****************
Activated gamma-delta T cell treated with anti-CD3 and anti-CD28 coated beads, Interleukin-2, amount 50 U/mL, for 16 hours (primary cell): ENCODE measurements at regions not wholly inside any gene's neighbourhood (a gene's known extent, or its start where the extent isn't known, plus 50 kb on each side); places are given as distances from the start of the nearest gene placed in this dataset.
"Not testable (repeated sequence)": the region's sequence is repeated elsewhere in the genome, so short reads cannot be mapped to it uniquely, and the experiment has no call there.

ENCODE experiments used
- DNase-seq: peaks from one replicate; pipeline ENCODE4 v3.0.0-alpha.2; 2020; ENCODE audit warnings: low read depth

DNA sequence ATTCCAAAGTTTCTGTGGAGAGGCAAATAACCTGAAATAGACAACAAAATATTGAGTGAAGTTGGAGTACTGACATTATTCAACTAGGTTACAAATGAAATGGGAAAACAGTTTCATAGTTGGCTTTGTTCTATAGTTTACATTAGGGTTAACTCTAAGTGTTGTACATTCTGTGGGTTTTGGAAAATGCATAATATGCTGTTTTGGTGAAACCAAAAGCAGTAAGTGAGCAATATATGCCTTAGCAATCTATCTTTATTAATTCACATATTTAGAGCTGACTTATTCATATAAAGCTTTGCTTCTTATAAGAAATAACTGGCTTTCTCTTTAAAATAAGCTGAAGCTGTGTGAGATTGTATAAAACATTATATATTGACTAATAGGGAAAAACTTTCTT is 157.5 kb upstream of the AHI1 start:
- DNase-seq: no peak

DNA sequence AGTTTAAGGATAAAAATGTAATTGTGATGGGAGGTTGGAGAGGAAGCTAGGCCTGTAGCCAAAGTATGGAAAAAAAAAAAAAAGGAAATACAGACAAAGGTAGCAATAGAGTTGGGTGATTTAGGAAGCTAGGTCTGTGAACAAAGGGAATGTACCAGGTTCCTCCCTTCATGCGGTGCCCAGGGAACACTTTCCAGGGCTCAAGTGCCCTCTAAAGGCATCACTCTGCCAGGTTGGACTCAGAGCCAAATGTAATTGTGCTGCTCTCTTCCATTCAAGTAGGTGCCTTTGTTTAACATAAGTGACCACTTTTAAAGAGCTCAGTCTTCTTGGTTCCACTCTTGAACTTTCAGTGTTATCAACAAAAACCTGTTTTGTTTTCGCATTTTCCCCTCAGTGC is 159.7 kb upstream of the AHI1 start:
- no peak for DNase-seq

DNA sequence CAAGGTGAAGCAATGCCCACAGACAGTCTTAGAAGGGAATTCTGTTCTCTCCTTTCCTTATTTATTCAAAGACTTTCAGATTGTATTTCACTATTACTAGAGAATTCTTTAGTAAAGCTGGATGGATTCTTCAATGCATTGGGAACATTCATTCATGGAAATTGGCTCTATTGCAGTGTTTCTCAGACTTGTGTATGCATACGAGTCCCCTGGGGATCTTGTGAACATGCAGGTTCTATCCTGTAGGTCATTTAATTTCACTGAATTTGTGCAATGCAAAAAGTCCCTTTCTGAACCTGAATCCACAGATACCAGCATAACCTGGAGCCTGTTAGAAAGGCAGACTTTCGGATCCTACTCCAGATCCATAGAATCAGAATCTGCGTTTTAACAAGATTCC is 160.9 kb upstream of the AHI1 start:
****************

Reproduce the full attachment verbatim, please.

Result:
Activated gamma-delta T cell treated with anti-CD3 and anti-CD28 coated beads, Interleukin-2, amount 50 U/mL, for 16 hours (primary cell): ENCODE measurements at regions not wholly inside any gene's neighbourhood (a gene's known extent, or its start where the extent isn't known, plus 50 kb on each side); places are given as distances from the start of the nearest gene placed in this dataset.
"Not testable (repeated sequence)": the region's sequence is repeated elsewhere in the genome, so short reads cannot be mapped to it uniquely, and the experiment has no call there.

ENCODE experiments used
- DNase-seq: peaks from one replicate; pipeline ENCODE4 v3.0.0-alpha.2; 2020; ENCODE audit warnings: low read depth

DNA sequence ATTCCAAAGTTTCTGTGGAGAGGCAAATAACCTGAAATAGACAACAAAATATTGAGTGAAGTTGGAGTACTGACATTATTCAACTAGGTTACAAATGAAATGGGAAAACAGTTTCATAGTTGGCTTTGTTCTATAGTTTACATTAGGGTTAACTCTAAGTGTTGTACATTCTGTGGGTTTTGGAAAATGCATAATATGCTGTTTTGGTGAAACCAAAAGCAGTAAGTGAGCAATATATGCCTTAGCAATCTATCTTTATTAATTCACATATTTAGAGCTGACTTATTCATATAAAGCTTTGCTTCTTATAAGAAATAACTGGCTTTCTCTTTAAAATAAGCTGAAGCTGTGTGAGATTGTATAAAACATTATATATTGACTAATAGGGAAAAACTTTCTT is 157.5 kb upstream of the AHI1 start:
- DNase-seq: no peak

DNA sequence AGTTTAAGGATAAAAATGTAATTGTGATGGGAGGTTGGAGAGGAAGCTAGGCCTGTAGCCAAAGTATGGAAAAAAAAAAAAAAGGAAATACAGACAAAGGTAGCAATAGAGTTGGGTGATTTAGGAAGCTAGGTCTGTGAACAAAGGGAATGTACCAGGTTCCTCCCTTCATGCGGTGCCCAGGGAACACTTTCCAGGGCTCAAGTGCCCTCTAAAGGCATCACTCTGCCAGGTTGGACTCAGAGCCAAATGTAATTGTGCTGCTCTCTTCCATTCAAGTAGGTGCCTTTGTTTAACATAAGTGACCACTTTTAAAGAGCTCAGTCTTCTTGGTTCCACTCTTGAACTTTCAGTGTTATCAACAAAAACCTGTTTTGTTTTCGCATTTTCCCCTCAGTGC is 159.7 kb upstream of the AHI1 start:
- no peak for DNase-seq

DNA sequence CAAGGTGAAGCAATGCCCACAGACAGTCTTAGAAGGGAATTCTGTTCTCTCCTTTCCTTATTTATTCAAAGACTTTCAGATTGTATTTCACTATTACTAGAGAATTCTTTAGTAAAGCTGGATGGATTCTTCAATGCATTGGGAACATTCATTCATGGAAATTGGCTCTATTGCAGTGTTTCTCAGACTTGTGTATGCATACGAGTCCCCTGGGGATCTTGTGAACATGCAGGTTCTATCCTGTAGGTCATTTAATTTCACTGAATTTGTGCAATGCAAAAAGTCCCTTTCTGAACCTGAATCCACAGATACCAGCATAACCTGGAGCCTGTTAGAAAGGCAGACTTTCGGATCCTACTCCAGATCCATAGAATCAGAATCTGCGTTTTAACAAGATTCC is 160.9 kb upstream of the AHI1 start: